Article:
Tuesday, June 5, 2018

Legitimate Theater: Bonus #3. SpongeBob Squarepants (2018)

SpongeBob Squarepants
Welcome to Legitimate Theater: a column dedicated to movie-based stage musicals. The goal of this series is to explore those stories that originated in films and eventually worked their way onto Broadway and beyond. By the end of each entry, there will hopefully be a better understanding of this odd but rampant trend in modern entertainment. Are these stories really worth telling through song and dance? How can it even compare to the technical prowess of a camera and seamless editing? Join me on this quest as I explore the highs and lows of this trend on the third Wednesday of every month and hopefully answer what makes this Legitimate Theater.


In the annals of TV history, has there ever been a wonderfully weird show like SpongeBob Squarepants? It is only outdone by the fact that it has been around the 90's and has produced two of the weirdest film adaptations, along with this musical. Still, if the show is going to be make its way to Broadway, it's best to be as big and earnest as possible. While this isn't commentary on how it looks visually, it's still weird to think that a yellow sponge singing onstage would look cool. But the Tonys seem to think so, so let's look into one of the most interesting nominees of the year, featuring dozens of songwriters including some that have passed away (R.I.P. David Bowie). How does it all come together? Listen on. 

A Quick Background

Tony Wins: TBD (12 Nominations including Best Musical)
Based on: SpongeBob Squarepants (1999)
Music: Various
Lyrics: Various
Book: Kyle Jarrow
Prominent Actors: Ethan Slater, Danny Skinner, Lilli Cooper, Gavin Lee


1. "Prologue"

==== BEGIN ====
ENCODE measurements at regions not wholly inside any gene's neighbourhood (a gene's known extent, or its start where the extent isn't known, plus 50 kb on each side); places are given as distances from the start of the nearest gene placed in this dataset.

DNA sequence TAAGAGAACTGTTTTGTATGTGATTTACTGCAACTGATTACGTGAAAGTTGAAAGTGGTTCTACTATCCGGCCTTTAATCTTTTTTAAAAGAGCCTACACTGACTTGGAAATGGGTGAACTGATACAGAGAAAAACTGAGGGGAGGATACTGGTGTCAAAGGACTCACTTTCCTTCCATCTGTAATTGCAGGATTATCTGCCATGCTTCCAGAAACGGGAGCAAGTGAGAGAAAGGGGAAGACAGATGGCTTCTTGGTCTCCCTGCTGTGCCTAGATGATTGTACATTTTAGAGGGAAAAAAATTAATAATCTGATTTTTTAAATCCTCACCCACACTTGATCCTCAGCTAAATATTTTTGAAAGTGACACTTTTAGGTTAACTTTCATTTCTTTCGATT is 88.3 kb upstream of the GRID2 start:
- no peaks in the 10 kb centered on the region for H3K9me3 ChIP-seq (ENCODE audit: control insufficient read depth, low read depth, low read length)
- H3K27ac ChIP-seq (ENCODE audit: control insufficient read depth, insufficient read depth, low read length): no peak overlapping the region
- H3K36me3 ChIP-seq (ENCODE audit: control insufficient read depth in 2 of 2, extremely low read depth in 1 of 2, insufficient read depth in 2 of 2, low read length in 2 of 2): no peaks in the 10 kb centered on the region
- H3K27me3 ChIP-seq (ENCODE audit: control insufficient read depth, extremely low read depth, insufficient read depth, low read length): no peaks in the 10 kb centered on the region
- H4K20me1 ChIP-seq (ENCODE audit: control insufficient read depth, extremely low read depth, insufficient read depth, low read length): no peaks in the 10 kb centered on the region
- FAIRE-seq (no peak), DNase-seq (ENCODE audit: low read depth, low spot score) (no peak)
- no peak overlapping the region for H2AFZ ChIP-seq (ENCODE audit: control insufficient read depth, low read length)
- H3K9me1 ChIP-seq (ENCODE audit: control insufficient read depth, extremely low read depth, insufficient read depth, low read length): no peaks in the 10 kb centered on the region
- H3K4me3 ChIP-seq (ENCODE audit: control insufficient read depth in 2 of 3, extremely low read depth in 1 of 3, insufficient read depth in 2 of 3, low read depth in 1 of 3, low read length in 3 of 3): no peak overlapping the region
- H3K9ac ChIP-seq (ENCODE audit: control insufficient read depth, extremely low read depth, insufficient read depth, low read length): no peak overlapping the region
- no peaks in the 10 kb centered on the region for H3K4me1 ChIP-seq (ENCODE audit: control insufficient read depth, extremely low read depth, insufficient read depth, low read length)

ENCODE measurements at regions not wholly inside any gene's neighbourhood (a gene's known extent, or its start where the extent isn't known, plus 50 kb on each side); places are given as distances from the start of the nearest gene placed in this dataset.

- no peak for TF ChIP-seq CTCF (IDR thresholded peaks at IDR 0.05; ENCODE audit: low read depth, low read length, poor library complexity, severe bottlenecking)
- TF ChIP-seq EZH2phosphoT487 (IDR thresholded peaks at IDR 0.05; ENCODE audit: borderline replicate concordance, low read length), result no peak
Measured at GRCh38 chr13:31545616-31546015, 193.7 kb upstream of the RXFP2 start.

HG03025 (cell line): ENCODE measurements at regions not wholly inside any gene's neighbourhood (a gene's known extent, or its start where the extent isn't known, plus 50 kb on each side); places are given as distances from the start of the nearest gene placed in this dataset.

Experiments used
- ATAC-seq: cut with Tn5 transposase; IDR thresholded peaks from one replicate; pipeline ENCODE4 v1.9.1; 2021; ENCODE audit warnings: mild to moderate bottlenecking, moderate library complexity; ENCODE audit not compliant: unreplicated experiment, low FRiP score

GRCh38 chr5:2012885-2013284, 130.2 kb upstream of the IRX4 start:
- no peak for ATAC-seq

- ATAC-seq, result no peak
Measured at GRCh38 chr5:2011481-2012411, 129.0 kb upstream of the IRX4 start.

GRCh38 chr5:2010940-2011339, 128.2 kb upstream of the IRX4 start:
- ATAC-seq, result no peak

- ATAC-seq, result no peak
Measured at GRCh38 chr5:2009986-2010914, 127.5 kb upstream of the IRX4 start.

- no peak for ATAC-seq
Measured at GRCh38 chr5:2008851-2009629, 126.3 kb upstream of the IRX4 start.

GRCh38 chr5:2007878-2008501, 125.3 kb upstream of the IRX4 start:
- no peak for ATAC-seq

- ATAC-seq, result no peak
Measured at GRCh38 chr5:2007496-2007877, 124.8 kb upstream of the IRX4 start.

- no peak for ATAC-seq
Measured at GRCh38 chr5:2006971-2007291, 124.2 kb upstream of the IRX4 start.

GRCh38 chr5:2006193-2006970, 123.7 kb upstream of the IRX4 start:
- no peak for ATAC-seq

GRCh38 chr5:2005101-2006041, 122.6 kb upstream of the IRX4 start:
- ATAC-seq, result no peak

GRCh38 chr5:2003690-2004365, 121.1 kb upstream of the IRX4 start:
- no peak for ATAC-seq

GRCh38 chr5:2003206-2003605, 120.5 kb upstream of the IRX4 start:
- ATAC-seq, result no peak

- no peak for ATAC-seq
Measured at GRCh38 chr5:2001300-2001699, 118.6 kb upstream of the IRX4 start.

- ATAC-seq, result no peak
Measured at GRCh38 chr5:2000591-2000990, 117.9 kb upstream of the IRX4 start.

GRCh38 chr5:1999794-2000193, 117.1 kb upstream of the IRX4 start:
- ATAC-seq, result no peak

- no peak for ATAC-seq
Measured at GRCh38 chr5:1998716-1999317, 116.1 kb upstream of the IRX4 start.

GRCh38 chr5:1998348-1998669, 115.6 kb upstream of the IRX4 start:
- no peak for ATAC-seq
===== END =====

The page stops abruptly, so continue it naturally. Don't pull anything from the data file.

2. "Bikini Bottom Day"
3. "No Control"
4. "BFF"
5. "When the Going Gets Tough"
6. "(Just a) Simple Sponge"
7. "Daddy Knows Best"
8. "Hero Is My Middle Name"
9. "Super Sea Star Savior"
10. "Tomorrow Is"
11. "Poor Pirates"
12. "Bikini Bottom Boogie"
13. "Chop to the Top"
14. "(I Guess I) Miss You"
15. "I'm Not a Loser"
16. "Best Day Ever"
17. "Finale: Bikini Bottom Day Reprise"
18. "SongeBob Squarepants Theme"

Note: Listen to the music here

Song Exploration

Opening Song:
"Bikini Bottom Day"

All things considered, this is the perfect way to open up a SpongeBob Squarepants musical, especially as it introduces the central characters through song. It's an upbeat melody that is instantly memorable and captures the joy of the series. By the time that it shifts over to the plot, it begins to build momentum and create a sense of wonder. Fans of the series will find plenty of the lyrics clever and interesting, especially the fact that the singers sound just enough like the cartoons to get by, but aren't distracting about it. Even if the rest of the show is a mishmash, this sets the tone in a way that would make any kid want to be a musical fan, and that alone is a testament to this weird experiment.

"SpongeBob Squarepants Theme"

This seems a bit of a cheat, since its placement on the soundtrack suggests that it's part of the post-show curtain call. Still, it's on the soundtrack and should be considered. If you were at all an adolescent in the past 20 years, there's a good chance that you at least know the first line. This is an easy way to get the audience enthusiastic, especially after a show with such an earnest and upbeat set of songs. It's just a cover essentially, but it's a nice way to summarize the enthusiasm that the people on stage and the audience have for the franchise. It almost seems sacrilegious to leave it out.